In This Issue: September 2022
- Are Fonts Shrinking as You Grow Older?
- September is Self-Improvement Month
- Back to School; Back to Blue Light
- Eye Care Tip of the Month: Be Healthy
Are Fonts Shrinking as You Grow Older?
It may seem like restaurant menus, clothing labels, text messages and other printed words get smaller after age 40. It’s probably not the font that’s changing size – it’s most likely your eyes. Specifically, your eye lenses. Most people’s eye lenses start out flexible and soft which allows them to easily accommodate for up close and distance vision. As you grow older, your eye lenses will start to become more rigid, making it increasingly difficult to read fine print.
This condition is called presbyopia:it occurs to most people over age 40. There are ways to live with (or correct) this condition: over-the-counter or prescription reading glasses, prescription bifocals, monofocal contacts, lens replacement and more.
Presbyopia is different from farsightedness (hyperopia) which occurs when your cornea is flatter than normal or your eye is shorter than normal. Prescription glasses/contacts, LASIK or PRK can correct farsightedness.
If you are tired of needing readers – especially if you’re a teacher who relies on up-close vision to read to students this time of year – contact us at (702) 896-6043to schedule an eye exam and find out which option might work for you.
September is Self-Improvement Month
Self-improvement means something different to every unique individual. This month, we encourage you to focus on personal empowerment: learn something new, overcome your fears, quit bad habits, step out of your comfort zone, let go of negativity – whatever might spark your own personal growth.
If your eyesight could use a little improvement (or a lot), schedule an eye exam with us. Our team can help diagnose conditions and offer different ways to help you see more clearly. From glasses to LASIK or cataract surgery to glaucoma management – we have the experience and motivation to help you meet your vision goals.
Back to School; Back to Blue Light
As kids of all ages (and teachers) head back to school, screen time for these individuals is bound to increase – especially for those involved in online classes. Tablets, laptops, smart phones, etc., emit blue light: high-energy visible light that cannot be filtered by our eyes. Overexposure to blue light can lead to eye strain, headaches, dry eye and blurry vision. Using digital devices at night can also disrupt your circadian rhythm, making it difficult to fall asleep and stay asleep.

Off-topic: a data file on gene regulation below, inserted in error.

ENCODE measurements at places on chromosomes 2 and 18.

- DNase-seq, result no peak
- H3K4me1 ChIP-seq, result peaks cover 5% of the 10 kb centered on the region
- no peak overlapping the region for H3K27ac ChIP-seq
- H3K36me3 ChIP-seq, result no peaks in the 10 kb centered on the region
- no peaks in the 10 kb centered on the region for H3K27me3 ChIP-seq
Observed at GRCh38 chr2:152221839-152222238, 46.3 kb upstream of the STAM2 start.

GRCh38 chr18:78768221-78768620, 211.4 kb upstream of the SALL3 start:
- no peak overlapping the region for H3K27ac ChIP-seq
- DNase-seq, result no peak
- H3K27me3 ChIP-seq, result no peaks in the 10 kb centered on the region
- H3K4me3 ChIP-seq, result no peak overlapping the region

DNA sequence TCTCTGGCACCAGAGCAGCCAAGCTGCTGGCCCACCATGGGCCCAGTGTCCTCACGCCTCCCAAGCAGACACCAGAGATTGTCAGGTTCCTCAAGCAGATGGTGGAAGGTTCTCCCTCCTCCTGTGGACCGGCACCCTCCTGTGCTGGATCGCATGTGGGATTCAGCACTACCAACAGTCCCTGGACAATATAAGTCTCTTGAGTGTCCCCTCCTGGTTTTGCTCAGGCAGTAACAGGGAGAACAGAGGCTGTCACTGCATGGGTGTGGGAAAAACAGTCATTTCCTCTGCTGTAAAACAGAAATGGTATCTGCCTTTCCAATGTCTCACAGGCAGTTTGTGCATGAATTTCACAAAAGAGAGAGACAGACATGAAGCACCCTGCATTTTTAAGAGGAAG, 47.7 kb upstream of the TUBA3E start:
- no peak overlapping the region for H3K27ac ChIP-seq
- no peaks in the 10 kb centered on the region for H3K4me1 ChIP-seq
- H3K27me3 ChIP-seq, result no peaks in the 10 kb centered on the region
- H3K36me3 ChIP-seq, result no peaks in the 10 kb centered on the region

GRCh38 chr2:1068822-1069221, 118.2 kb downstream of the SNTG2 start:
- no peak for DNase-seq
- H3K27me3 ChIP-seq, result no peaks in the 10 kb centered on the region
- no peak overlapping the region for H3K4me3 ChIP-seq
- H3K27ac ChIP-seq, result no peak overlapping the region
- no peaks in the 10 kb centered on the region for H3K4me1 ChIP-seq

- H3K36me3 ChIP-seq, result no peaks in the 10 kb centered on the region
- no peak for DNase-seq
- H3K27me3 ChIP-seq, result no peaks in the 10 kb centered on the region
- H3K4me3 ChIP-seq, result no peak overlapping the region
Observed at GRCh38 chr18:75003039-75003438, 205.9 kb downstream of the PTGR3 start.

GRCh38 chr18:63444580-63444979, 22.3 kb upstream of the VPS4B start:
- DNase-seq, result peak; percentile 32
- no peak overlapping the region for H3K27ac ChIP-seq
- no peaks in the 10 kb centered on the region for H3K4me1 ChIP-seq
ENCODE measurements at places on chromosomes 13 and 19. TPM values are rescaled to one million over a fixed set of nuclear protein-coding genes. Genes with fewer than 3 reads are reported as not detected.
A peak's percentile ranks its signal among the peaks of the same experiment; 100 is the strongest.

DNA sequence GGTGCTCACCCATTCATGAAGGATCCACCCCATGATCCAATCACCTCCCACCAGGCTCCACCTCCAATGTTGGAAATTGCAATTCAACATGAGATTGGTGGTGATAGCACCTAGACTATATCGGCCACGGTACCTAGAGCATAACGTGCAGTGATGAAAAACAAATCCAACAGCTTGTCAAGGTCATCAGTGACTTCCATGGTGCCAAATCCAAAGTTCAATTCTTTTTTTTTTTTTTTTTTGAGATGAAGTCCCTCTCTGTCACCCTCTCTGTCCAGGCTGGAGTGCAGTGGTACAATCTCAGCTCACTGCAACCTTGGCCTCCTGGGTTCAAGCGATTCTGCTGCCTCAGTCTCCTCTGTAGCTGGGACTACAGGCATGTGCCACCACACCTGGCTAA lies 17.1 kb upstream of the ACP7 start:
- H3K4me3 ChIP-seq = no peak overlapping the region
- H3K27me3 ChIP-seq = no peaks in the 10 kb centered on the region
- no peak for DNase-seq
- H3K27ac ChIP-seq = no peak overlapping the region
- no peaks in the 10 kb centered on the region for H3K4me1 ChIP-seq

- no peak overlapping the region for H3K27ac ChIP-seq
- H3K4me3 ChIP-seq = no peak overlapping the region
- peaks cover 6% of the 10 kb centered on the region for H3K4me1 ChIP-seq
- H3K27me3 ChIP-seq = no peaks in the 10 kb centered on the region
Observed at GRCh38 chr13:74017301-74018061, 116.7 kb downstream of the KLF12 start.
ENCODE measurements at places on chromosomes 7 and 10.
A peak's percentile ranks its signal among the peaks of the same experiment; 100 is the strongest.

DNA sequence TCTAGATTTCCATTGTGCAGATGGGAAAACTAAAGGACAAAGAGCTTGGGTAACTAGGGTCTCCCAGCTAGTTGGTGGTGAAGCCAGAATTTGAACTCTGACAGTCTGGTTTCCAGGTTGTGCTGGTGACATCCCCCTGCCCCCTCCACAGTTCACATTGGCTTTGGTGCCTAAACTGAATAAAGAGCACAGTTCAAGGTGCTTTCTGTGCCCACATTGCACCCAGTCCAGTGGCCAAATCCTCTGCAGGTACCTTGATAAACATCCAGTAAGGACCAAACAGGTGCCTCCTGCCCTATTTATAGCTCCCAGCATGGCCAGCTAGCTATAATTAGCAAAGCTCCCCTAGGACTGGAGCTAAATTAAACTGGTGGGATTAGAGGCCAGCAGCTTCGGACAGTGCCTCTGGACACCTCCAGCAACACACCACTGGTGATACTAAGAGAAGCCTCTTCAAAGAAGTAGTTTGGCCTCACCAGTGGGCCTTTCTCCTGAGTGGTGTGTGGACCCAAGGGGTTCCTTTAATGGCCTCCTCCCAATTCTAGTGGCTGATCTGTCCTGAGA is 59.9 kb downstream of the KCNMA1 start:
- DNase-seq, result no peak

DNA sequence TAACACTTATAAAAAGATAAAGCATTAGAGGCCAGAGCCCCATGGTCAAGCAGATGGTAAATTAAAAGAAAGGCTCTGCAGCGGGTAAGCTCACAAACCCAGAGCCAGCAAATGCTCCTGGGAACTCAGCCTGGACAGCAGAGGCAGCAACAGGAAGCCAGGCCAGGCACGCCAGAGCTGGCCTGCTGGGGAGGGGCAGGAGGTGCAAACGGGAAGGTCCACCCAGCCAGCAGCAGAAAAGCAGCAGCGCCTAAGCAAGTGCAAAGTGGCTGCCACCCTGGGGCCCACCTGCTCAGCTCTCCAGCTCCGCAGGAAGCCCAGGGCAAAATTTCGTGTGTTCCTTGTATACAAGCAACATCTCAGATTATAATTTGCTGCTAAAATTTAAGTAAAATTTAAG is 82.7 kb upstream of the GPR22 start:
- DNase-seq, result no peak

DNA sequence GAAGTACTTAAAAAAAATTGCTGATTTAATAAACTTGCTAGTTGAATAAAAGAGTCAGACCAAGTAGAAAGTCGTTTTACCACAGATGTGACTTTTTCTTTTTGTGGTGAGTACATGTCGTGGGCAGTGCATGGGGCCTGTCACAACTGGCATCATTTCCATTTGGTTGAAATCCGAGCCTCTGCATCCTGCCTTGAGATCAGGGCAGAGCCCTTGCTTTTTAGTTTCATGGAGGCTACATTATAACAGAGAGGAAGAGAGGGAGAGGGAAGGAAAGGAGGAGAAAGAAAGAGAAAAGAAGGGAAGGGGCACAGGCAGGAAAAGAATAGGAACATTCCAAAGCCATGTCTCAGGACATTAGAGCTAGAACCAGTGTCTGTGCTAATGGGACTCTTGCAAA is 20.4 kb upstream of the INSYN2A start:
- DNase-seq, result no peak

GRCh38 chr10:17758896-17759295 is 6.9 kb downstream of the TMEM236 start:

To minimize the negative effects of blue light, follow these tips:
- Follow the 20-20-20 rule: every 20 minutes, look away from your device for 20 seconds, focusing on something 20 feet away.
- Blink often and use artificial tear eye drops if your eyes get fatigued.
- Put your digital device away at least one hour before bedtime.
- Use a screen filter or wear computer glasses to reduce blue light emissions.
- Set your device to night mode to decrease screen brightness.
Although there is no evidence that blue light will cause permanent vision damage, it may increase the risk of developing retinal diseases such as macular degeneration. Schedule an eye exam with us today to learn about ways to protect your vision from blue light. Call (702) 996-5159 or click the link below.
Eye Care Tip of the Month: Eat Healthy
Eat fresh, colorful, non-processed foods. Exercise regularly. Stop smoking. You probably know these tips will help promote a healthy body, but you may not know they can also promote healthy vision. Here are some reasons why:
- A poor diet of junk food can lead to diabetes and ultimately retinal damage due to diabetic retinopathy.
- Exercise has been shown to reduce the harmful overgrowth of fragile blood vessels that occurs in eye diseases such as macular degeneration and diabetic retinopathy. Exercise may slow the progression or even help prevent these diseases.
- Smoking causes the blood vessels in your retina to constrict, increasing your risk of developing macular degeneration. Smoking also increases free radicals in your eyes, leading to the development of cataracts. Toxins in cigarette smoke can lead to dry eye. Smoking also increases your risk of developing glaucoma and diabetic retinopathy.
One of the best ways to protect your vision is by having regular eye exams – even if you aren’t having any vision problems. Contact us today: (702) 996-5159.